The title question does not offer answers from financial analysts or political decision makers, but is rather centered around the key role of chemistry as basis of life and of technology. This talk will take you on a walking tour along carbon nanostructures, from carbon black to synthetic macromolecules and graphenes. The latter have been hailed as wonder materials and, indeed, possess fascinating properties which form the basis of energy technologies (batteries, fuel cells) and electronics (semiconductors for integrated circuits). Even a future quantum computing will sensitively depend upon materials, but this is also true for biomedicine as will be shown for gene therapy and theranostics. Take-home message: with the right materials, black or not, the future will be bright.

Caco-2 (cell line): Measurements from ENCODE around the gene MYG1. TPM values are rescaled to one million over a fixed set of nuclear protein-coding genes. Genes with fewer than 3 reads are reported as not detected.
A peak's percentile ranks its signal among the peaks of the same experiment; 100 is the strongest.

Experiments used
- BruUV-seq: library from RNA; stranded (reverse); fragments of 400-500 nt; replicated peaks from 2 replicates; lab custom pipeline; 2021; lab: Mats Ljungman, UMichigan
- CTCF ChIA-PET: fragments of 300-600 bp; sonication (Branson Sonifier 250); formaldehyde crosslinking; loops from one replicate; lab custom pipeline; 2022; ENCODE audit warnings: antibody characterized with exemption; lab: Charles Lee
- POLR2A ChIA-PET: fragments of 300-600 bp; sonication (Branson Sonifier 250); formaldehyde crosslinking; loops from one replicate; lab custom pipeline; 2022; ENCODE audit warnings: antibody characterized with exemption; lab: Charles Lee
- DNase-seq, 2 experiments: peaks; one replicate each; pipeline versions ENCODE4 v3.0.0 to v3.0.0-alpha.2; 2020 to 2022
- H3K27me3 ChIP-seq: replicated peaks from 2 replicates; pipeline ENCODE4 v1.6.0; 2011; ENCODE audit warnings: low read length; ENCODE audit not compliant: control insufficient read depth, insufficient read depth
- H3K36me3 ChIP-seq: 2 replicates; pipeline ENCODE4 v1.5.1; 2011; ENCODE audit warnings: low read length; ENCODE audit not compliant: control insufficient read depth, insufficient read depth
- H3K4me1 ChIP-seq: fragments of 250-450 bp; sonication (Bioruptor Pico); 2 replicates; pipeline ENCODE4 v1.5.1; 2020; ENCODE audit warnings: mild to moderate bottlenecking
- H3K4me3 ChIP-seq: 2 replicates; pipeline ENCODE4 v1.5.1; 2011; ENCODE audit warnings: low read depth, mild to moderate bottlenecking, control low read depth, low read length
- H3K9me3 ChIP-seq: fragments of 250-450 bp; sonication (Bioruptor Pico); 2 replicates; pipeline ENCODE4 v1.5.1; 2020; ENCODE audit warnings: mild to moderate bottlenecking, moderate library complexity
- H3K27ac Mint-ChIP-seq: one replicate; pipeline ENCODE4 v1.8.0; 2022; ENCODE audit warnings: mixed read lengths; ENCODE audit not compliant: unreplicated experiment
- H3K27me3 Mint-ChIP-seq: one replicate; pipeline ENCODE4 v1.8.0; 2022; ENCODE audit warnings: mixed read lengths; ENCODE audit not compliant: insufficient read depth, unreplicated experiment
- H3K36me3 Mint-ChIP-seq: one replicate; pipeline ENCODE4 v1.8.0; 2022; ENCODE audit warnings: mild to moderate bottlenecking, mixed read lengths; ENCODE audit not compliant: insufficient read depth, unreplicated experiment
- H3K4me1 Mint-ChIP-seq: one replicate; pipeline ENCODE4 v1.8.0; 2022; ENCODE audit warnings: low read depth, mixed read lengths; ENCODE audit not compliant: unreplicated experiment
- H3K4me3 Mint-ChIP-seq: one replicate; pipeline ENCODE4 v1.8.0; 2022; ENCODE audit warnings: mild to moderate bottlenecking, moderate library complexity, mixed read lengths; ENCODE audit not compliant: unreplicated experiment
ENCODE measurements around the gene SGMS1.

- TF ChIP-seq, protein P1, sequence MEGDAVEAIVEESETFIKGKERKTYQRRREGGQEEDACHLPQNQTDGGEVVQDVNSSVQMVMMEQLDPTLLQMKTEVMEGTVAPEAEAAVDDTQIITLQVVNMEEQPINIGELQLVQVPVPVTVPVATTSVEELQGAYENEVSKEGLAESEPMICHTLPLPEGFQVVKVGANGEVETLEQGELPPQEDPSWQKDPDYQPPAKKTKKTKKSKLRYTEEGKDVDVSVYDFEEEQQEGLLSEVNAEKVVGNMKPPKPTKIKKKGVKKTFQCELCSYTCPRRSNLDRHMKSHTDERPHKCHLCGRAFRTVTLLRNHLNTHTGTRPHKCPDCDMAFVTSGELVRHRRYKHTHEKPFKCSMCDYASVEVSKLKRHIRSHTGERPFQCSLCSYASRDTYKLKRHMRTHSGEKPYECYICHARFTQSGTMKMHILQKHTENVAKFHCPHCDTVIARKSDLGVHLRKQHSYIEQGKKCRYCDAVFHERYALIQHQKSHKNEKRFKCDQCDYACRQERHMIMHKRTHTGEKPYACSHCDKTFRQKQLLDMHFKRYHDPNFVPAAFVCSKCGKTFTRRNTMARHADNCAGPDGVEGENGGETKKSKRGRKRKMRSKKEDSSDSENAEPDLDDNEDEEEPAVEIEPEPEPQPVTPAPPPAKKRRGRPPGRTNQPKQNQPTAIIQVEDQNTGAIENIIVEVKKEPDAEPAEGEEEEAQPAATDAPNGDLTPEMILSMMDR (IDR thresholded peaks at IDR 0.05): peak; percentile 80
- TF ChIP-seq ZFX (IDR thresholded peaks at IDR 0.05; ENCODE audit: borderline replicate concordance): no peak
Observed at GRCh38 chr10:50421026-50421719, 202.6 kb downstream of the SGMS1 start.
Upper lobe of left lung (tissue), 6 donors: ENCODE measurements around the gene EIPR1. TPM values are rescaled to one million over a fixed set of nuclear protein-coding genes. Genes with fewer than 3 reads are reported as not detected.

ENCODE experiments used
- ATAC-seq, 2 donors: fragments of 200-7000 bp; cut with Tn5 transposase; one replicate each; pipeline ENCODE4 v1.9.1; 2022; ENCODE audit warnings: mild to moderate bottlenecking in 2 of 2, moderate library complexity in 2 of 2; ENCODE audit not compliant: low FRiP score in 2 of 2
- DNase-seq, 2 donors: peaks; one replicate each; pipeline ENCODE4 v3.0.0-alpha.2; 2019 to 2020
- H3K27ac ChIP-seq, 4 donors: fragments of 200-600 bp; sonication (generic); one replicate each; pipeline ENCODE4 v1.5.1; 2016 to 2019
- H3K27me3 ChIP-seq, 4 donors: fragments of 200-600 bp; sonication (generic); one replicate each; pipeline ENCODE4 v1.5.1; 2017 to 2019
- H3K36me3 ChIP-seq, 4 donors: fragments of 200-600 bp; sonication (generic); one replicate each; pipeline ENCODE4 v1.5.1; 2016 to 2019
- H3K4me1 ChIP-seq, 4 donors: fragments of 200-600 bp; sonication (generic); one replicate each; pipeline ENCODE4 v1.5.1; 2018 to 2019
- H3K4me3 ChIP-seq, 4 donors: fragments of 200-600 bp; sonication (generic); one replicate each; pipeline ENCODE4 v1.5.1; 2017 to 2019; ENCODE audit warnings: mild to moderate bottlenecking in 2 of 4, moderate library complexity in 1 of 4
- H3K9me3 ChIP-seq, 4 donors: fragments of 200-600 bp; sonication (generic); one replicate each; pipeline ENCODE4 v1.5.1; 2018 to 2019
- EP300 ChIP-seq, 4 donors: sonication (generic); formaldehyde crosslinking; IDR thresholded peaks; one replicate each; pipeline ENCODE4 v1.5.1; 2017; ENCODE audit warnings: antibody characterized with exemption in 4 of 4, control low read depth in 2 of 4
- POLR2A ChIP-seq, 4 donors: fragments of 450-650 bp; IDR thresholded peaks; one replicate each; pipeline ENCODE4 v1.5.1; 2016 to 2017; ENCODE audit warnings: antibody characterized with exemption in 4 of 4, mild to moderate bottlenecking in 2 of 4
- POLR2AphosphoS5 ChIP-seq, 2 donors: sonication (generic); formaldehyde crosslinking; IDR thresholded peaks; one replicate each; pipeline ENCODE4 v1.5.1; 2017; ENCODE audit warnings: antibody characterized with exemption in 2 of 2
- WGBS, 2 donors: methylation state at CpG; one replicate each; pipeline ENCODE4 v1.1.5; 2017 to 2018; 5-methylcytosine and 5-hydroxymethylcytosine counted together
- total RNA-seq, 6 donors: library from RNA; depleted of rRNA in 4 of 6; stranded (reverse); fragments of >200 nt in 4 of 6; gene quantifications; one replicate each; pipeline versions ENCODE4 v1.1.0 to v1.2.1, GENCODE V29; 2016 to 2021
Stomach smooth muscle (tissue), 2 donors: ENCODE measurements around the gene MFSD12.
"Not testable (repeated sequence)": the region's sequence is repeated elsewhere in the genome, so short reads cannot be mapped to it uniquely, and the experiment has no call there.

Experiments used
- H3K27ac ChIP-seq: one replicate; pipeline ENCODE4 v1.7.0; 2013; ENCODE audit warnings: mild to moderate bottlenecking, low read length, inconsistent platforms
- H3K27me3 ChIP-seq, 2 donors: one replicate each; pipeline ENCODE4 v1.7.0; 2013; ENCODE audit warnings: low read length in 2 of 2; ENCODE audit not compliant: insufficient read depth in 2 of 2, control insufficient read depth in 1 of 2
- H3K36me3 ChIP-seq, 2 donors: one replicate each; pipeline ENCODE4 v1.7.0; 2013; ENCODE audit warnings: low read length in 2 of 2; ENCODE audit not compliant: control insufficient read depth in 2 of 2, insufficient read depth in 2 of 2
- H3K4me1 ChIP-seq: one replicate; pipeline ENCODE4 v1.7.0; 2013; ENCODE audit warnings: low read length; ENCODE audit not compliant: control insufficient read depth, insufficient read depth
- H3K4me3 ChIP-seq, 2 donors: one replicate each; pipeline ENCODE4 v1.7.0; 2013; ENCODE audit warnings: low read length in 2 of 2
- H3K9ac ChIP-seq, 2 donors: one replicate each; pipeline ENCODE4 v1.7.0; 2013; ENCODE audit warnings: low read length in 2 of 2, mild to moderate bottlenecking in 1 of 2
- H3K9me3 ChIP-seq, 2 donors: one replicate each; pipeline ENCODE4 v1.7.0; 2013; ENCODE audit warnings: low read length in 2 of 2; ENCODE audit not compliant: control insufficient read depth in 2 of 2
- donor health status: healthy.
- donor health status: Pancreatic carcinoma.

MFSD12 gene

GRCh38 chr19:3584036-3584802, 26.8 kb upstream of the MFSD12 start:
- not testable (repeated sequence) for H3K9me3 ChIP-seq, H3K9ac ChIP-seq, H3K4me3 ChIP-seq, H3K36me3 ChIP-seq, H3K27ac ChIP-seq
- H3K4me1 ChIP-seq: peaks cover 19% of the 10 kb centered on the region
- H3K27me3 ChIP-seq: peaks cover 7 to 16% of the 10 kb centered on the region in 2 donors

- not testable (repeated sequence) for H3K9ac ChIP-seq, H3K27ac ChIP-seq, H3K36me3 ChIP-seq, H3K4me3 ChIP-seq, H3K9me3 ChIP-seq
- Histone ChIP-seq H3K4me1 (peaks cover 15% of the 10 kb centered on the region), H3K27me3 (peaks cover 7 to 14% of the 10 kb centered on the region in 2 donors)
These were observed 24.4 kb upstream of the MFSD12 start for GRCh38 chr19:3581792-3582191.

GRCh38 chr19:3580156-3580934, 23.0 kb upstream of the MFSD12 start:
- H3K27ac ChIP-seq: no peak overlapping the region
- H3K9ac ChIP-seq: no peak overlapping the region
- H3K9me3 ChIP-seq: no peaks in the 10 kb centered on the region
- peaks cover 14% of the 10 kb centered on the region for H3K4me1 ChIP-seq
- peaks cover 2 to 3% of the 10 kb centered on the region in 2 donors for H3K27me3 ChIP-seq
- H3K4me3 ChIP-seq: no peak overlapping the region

Prof. Dr. Klaus Müllen, Max Planck Institute for Polymer Research
Klaus Müllen was director at the Max Planck Institute for Polymer Research and is continuing research at the universities of Heidelberg and Cologne. His broad research interests range from new polymer-forming reactions, to the chemistry and physics of single molecules as well as graphenes, dendrimers and biosynthetic hybrids. He published about 2000 papers. He received many awards, honorary doctorates and honorary professorships and he is member of national and international academies.
From 2008-2009 he served as president of the German Chemical Society (GDCh). In 2013-2014 he was president of the German Association for the Advancement of Science and Medicine. In 2010 he won an ERC Advanced Grant for his work on nanographenes. He was associate editor of the Journal of the American Chemical Society.